Conservation geneticists are now using the principle that diversity brings strength to try and fortify highly endangered species. Researchers at the non-profit Revive and Restore, for instance, are using cryo-preserved tissue samples to pilot-test genetic rescue techniques on the black footed ferret, a species that escaped extinction by a hair’s breadth but was left genetically impoverished.
The black footed ferret is a special case, because scientists are lucky to have well-preserved tissue samples that harbor some of the animal’s lost genetic diversity. As written about last fall, scientists are just now developing a global network of cryobanks that’ll serve as a genetic repository for thousands more species in the future. But for some organisms, a cryobank may already exist in nature.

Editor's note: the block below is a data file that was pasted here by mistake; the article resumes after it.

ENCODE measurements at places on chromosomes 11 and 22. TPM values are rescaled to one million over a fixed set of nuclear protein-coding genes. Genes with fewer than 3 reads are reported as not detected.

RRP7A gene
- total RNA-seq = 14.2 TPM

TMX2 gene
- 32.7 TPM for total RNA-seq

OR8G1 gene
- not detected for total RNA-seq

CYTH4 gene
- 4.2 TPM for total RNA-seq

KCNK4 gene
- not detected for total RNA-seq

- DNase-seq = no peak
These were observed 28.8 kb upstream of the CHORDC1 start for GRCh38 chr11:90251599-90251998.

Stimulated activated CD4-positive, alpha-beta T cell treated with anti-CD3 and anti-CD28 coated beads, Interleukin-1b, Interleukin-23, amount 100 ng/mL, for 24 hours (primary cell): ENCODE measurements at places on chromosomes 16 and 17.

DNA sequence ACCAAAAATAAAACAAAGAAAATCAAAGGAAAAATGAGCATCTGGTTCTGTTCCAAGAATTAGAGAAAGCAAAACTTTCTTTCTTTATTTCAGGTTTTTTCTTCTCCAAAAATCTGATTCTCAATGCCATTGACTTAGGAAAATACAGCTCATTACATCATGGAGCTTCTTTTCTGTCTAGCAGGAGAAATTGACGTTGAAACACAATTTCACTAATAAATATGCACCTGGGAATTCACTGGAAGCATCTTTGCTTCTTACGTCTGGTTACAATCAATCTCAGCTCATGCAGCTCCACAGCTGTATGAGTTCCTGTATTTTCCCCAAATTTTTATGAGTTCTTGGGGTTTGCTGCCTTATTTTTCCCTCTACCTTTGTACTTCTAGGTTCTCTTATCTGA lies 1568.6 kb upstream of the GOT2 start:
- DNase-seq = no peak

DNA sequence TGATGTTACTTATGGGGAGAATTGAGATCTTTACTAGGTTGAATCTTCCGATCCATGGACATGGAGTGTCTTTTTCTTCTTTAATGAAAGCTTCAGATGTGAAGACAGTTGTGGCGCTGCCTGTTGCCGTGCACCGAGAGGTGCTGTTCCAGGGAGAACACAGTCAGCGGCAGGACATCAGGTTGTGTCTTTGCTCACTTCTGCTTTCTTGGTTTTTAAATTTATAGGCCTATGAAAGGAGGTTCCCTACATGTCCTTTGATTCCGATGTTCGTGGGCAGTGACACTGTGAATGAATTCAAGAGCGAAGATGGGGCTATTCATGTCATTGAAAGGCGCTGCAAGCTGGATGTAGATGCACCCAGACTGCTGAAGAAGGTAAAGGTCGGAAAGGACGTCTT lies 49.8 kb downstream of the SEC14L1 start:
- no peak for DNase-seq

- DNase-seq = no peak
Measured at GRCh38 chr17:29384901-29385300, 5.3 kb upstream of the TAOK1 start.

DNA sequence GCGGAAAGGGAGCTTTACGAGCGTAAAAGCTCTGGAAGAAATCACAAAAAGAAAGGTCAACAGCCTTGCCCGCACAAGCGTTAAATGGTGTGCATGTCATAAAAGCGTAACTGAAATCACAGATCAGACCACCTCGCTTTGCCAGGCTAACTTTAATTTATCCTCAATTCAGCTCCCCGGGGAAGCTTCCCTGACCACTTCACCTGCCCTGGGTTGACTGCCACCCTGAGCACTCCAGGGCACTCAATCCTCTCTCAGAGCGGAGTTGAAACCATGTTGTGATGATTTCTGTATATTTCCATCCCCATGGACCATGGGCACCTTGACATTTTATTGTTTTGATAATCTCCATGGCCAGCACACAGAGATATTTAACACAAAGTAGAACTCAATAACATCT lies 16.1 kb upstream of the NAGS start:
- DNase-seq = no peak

In 2012, scientists resurrected permafrost-entombed tissues of Silene stenophylla, a tiny, flowering plant of the Siberian arctic. Within the genetic code of these Ice Age flowers, the researchers found traits that no longer exist in the plant’s modern counterpart, including different flower morphologies and sexual characteristics. This study sparked excitement that, in the future, resurrection of ancient life may offer us a way to reintroduce lost diversity.
One of the strangest and most profound ideas that’s emerged in resurrection ecology. Earth’s climate, as we know, swings hot and cold through natural geologic cycles. During ice ages, the planet’s reservoir of frozen seeds, eggs, plants and microbes build up, but when the Earth warms, so, too, do these cryobanks. The reintroduction of “lost” genes may not be human invention at all, but rather, a natural process that’s been occurring since life first emerged on this rock.